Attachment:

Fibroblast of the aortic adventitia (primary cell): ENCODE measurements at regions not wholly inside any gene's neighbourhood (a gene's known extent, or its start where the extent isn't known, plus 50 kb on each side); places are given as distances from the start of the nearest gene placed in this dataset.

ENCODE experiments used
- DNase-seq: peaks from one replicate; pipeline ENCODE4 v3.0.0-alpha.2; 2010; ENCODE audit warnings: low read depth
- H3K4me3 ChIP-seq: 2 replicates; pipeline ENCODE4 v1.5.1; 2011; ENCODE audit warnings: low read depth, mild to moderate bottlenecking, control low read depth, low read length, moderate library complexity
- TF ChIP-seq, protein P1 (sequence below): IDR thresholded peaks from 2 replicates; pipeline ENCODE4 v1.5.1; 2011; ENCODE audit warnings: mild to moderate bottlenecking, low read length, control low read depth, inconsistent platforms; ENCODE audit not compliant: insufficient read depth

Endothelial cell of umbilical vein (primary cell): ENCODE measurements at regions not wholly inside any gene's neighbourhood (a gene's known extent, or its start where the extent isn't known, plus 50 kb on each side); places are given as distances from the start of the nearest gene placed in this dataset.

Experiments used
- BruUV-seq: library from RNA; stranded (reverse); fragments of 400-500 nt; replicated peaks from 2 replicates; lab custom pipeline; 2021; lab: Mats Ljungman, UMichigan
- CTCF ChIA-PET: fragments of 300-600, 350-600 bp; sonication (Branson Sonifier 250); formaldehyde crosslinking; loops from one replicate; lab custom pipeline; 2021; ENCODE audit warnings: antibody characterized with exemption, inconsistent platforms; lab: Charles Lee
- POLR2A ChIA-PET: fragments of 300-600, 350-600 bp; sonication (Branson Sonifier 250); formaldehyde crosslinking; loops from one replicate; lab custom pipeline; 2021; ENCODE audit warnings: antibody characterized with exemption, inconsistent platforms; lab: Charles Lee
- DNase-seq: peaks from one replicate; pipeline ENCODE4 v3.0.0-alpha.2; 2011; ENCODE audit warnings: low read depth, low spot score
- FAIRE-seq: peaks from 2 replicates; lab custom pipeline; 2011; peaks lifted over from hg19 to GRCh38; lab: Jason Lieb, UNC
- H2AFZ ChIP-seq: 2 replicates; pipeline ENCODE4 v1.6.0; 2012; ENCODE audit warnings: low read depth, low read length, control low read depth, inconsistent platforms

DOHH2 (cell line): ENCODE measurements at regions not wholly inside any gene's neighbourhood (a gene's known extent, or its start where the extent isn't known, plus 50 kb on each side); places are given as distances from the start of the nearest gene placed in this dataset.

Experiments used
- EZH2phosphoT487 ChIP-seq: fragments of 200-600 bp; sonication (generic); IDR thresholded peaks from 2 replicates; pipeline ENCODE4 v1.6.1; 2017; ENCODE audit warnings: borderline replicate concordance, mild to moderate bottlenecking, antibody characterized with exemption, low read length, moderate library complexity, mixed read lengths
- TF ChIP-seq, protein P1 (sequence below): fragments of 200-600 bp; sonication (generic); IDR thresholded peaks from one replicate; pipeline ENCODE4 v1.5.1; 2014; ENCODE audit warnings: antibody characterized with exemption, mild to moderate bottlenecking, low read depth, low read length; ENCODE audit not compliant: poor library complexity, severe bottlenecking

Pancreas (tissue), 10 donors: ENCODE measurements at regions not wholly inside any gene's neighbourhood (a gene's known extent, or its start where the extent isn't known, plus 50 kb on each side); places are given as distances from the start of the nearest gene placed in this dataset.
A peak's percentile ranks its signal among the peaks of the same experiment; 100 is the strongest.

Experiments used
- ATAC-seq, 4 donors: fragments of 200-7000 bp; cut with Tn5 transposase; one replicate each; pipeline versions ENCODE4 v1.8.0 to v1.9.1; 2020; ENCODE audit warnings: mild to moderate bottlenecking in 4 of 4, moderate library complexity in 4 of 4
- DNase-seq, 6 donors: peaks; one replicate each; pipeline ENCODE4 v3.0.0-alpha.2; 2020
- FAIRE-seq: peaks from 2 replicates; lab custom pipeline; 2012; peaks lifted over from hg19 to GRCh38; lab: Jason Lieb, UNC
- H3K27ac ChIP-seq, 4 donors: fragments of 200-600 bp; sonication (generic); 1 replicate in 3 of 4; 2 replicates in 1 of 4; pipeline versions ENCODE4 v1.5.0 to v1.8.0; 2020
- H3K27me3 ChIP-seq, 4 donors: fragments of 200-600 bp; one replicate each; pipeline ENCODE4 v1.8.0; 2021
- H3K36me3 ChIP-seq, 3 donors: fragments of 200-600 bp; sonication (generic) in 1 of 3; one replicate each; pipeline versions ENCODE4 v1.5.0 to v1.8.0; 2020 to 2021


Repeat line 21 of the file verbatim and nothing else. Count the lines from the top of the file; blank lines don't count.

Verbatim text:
- ATAC-seq, 4 donors: fragments of 200-7000 bp; cut with Tn5 transposase; one replicate each; pipeline versions ENCODE4 v1.8.0 to v1.9.1; 2020; ENCODE audit warnings: mild to moderate bottlenecking in 4 of 4, moderate library complexity in 4 of 4